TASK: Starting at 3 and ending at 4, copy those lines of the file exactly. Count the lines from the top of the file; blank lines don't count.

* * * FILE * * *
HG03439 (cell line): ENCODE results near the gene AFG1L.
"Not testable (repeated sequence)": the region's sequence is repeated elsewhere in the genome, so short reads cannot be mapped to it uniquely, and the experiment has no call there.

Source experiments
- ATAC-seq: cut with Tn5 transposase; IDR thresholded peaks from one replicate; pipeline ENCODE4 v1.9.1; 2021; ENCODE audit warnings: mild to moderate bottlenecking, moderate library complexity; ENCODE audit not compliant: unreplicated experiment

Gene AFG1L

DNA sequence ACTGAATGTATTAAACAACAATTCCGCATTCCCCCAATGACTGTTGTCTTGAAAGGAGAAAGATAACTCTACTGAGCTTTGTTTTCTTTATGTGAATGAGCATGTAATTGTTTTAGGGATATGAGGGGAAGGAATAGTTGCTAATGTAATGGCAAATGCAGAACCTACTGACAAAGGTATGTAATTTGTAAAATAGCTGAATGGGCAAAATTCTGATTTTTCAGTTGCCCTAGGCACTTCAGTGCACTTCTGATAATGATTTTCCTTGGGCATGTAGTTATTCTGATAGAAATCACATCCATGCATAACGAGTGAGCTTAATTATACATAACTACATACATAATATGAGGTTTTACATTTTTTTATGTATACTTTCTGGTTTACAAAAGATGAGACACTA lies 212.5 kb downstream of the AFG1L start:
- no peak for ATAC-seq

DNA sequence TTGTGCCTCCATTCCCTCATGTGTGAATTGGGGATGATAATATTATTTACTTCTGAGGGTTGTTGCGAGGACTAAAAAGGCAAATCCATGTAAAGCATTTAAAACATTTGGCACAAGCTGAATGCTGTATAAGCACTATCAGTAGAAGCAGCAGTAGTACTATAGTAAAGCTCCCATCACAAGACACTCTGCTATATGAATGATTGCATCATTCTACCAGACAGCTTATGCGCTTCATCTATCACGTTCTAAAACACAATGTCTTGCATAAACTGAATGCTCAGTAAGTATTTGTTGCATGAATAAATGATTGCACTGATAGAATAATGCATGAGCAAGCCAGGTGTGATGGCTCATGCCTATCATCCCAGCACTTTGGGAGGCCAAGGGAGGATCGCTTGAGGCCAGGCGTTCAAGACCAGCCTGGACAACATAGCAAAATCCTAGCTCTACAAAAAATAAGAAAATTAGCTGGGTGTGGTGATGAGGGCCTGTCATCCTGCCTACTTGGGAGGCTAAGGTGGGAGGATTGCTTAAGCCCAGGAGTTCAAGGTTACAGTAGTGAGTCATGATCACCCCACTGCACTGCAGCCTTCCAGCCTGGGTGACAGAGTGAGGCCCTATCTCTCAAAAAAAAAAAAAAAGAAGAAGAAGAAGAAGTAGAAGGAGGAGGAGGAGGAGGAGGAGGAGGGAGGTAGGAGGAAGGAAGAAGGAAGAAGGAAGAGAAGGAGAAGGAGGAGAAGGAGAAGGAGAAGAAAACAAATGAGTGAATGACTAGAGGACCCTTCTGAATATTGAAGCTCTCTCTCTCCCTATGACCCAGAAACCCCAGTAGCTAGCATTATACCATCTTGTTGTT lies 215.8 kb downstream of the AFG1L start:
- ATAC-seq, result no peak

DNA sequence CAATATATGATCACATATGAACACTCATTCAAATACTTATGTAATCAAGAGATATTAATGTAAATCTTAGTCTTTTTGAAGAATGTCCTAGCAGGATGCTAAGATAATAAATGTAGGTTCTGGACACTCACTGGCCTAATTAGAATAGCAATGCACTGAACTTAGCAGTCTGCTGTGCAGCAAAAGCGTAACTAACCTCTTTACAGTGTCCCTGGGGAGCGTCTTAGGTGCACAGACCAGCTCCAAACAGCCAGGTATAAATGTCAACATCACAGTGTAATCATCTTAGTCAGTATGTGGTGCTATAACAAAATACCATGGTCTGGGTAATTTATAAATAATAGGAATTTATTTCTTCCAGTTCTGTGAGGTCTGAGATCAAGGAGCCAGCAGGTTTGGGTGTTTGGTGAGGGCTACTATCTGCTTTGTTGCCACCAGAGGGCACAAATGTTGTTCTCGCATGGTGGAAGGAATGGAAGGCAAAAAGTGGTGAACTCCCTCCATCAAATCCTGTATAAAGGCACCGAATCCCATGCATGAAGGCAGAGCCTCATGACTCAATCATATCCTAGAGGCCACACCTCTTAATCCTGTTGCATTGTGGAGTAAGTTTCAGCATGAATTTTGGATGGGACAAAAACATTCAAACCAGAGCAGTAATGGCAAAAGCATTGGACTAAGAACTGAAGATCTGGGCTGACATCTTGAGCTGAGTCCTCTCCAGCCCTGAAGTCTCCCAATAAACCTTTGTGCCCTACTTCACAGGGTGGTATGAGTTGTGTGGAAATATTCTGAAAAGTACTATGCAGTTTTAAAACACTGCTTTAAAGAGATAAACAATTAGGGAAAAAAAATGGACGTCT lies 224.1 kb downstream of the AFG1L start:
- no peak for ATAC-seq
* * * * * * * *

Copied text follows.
Source experiments
- ATAC-seq: cut with Tn5 transposase; IDR thresholded peaks from one replicate; pipeline ENCODE4 v1.9.1; 2021; ENCODE audit warnings: mild to moderate bottlenecking, moderate library complexity; ENCODE audit not compliant: unreplicated experiment